In today’s environment, our bodies are overwhelmed with new and novel stressors each day including environmental toxins, processed foods, unresolved emotions, and psychological stress, to name a few. Our bodies are the world’s best machine, they process all kinds of inputs distinguishing what’s good for you from what’s not, removing harmful substances alongside routine metabolic waste.
The practice of cleansing is considered a vital part of an Ayurvedic lifestyle, with great potential for improved energy, strength, and immunity, as well as a renewed love of life. At its root, an Ayurvedic cleanse improves the strength of agni (digestive fire); a strong agni, according to Ayurveda, is the root of optimal health.
The intention behind the Ayurvedic cleanse is to give your body a break: to minimize the variety and complexity of inputs (and potential toxins) so that the body can rest, recuperate, and repair itself. Ultimately, an Ayurvedic cleanse is focused on drawing toxins and excess vata, pitta, and kapha out of the tissues and into the digestive tract so that they can be eliminated.
There is no one size fits all when it comes to a cleanse and one must pay attention to your constitution before embarking on one cleanse. Rather, the goal of most Ayurvedic cleanses is centered around simplifying the diet and adding supportive lifestyle practices. The goal is to balance and strengthen agni and restore the body’s natural intelligence.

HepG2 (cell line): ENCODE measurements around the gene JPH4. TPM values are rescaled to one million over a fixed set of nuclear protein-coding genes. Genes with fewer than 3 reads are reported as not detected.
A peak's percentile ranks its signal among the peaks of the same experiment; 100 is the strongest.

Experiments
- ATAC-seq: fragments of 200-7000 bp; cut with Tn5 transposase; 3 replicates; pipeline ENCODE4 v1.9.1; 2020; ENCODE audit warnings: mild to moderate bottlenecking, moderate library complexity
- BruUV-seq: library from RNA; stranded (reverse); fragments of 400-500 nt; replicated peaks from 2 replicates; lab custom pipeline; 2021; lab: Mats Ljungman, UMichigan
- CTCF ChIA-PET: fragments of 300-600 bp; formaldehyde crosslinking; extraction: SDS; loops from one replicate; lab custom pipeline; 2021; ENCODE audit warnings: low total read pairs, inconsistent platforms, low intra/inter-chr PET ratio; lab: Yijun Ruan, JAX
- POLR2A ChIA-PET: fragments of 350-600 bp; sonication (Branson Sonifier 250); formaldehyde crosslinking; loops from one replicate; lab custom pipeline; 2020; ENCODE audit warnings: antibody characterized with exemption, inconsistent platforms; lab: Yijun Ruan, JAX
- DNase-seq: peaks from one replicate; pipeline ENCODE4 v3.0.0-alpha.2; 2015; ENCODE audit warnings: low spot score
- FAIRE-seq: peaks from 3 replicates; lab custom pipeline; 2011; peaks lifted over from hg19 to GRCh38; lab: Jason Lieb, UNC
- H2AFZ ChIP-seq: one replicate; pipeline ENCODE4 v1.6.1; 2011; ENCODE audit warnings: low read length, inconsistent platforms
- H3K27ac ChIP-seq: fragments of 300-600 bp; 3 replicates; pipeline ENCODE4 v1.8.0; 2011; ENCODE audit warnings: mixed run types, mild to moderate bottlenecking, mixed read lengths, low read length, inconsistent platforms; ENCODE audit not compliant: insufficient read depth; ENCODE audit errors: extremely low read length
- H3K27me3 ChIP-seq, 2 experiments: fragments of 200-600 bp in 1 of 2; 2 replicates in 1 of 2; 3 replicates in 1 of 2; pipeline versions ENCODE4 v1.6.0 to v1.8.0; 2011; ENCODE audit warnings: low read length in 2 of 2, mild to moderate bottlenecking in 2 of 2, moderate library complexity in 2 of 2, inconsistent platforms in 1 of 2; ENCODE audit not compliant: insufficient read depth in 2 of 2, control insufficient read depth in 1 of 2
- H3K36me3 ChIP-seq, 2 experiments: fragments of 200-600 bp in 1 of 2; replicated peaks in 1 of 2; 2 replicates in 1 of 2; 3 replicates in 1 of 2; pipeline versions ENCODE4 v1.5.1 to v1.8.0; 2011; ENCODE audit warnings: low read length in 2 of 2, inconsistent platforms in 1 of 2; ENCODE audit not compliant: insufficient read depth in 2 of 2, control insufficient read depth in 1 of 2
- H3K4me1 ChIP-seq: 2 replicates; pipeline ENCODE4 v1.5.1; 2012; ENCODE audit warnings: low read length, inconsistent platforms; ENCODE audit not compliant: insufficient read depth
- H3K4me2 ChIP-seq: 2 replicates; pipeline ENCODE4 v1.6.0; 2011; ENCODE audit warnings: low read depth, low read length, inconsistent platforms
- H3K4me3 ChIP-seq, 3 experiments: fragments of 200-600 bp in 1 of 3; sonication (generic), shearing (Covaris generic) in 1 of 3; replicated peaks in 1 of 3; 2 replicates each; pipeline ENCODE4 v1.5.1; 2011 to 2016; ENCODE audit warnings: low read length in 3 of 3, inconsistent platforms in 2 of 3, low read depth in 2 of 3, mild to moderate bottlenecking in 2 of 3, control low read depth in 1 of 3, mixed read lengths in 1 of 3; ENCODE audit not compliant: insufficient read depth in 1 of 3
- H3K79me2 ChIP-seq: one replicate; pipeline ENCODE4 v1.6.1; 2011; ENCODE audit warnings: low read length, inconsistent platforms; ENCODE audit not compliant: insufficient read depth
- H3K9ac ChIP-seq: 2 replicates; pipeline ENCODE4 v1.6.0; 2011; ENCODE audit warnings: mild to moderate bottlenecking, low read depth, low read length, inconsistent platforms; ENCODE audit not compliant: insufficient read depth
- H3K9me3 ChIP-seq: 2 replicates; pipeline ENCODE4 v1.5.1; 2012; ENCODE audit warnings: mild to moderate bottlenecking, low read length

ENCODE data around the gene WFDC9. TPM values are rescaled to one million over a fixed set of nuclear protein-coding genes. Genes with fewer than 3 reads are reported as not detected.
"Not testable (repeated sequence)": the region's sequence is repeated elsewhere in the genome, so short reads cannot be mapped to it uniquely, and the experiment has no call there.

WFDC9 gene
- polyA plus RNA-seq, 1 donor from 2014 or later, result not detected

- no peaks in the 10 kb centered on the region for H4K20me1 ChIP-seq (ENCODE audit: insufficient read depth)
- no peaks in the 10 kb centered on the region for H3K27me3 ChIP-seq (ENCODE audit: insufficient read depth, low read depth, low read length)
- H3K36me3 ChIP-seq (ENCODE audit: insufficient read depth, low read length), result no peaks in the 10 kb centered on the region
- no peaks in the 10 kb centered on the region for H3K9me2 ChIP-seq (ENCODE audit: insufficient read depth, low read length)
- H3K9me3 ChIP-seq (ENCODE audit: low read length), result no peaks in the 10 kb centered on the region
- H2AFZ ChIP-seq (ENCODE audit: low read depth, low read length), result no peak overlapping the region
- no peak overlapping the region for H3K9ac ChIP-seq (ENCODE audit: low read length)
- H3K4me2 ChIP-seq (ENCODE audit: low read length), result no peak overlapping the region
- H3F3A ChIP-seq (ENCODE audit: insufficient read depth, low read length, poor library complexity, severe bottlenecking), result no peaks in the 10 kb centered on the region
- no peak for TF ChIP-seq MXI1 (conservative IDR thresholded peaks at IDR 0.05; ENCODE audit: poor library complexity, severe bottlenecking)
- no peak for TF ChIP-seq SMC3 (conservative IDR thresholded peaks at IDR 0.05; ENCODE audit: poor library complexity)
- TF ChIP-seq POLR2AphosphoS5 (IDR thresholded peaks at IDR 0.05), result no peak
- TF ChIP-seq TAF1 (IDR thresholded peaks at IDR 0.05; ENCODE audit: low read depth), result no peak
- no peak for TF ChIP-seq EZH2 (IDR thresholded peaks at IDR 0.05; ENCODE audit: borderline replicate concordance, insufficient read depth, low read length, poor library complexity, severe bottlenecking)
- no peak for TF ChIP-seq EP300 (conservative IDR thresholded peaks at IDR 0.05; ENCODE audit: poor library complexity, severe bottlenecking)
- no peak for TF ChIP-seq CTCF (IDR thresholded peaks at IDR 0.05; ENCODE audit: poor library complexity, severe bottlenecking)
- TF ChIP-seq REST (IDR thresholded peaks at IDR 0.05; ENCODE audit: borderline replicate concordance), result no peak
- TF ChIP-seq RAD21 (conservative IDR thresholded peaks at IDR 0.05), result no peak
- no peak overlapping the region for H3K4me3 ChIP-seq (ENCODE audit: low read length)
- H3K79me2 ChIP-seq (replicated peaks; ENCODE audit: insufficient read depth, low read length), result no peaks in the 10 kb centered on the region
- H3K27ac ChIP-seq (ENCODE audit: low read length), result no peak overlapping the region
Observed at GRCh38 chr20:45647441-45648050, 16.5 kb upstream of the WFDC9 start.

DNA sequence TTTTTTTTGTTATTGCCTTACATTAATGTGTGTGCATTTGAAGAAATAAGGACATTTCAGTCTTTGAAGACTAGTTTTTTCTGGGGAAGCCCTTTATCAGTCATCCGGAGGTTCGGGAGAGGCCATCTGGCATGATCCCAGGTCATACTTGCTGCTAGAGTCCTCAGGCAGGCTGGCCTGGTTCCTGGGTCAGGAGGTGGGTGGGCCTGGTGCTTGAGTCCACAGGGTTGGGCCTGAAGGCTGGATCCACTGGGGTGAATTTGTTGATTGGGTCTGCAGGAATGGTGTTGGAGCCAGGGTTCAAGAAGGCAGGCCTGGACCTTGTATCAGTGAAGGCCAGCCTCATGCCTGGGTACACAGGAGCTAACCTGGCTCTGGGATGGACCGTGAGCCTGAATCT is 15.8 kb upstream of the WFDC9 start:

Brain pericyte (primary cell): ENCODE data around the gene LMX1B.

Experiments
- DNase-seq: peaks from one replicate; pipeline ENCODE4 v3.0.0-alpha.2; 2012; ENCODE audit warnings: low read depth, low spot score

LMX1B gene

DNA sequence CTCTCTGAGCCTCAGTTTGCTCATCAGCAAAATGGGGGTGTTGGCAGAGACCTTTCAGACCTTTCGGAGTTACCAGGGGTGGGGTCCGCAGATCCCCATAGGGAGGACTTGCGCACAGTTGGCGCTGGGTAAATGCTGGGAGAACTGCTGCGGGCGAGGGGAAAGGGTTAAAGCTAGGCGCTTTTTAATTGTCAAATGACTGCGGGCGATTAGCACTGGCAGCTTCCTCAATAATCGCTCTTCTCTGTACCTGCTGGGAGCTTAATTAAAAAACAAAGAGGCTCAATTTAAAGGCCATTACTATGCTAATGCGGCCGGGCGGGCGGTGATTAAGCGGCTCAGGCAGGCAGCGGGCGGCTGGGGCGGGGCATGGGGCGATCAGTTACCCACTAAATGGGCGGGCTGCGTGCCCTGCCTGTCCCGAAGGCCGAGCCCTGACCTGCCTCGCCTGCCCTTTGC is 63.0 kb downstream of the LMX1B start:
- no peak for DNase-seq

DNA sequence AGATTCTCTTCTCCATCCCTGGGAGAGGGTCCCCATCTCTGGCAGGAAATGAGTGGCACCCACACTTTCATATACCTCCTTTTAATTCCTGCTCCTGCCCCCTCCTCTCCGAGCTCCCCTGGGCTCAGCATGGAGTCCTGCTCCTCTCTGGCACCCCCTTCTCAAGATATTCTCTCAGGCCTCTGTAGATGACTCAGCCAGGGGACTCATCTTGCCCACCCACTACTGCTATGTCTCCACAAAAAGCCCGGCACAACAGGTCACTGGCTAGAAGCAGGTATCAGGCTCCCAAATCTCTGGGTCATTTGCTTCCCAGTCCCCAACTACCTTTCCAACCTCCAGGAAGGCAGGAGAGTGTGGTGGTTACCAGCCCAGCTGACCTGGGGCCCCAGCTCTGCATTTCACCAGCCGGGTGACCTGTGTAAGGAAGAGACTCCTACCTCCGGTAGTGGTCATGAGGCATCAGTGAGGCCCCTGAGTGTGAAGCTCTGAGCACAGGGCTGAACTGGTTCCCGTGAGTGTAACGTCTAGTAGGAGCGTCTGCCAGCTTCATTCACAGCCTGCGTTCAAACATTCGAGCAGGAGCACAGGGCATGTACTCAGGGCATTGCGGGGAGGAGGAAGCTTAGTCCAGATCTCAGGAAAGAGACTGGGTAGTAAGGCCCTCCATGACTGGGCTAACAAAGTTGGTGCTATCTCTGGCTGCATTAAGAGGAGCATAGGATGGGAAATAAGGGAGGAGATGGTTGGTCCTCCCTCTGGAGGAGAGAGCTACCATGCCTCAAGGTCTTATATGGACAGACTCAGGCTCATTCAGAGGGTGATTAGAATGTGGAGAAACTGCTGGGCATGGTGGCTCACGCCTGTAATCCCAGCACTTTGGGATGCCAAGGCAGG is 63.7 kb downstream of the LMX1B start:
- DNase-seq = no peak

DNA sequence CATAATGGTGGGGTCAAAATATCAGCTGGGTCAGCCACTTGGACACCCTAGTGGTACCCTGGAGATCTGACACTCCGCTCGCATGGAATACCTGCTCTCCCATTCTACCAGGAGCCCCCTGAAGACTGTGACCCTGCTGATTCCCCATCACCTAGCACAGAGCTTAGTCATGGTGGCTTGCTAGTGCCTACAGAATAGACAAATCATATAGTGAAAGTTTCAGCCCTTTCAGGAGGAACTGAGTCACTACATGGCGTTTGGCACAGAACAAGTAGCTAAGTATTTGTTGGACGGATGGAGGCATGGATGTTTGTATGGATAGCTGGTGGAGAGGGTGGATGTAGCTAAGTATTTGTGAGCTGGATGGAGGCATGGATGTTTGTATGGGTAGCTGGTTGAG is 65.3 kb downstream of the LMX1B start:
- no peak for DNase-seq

One day cleanses, such as fasting, are part of consistent Ayurvedic cleanse. It is fairly common to fast for one day a week which may include a 24 hour period of a variation of no food or just raw fruits and vegetables or one meal a day. If you consistently practice one day cleanses, you may be ready for the traditional cleanse of as short as three days to as long as twenty-one days. The longer the cleanse the more supportive lifestyle practices you will add on for deeper benefits.
While you can do a cleanse anytime, generally seasonal changes are the best times to do a cleanse as this is also the time when your body is adjusting to changing environment and doing a reset to adjust digestive agni.
Cleanse involves three distinct phases—preparation, active cleansing, and reintroduction—which are then followed by a period of rejuvenation. Preparation is the first step in which you start to simplify your diet and lifestyle in anticipation of a cleanse, active cleansing is the heart of the cleanse during which you practice the cleanse such as khichadi cleanse with light yoga, reintroduction it the buffer for your agni – when you begin to slowly introduce complex foods back in one at a time and lastly rejuvenation in which you continue to consistently incorporate practice such as yoga, abhyanga, or meditation in your lifestyle.
This structure helps to ease the body both into and out of the cleanse, and offers deep nourishment to the tissues afterward. Cleanses are complemented by practices such as self-massage with oil, gentle sweating, and the administration of herbal nose drops—all of which help loosen and release imbalances held in the tissues.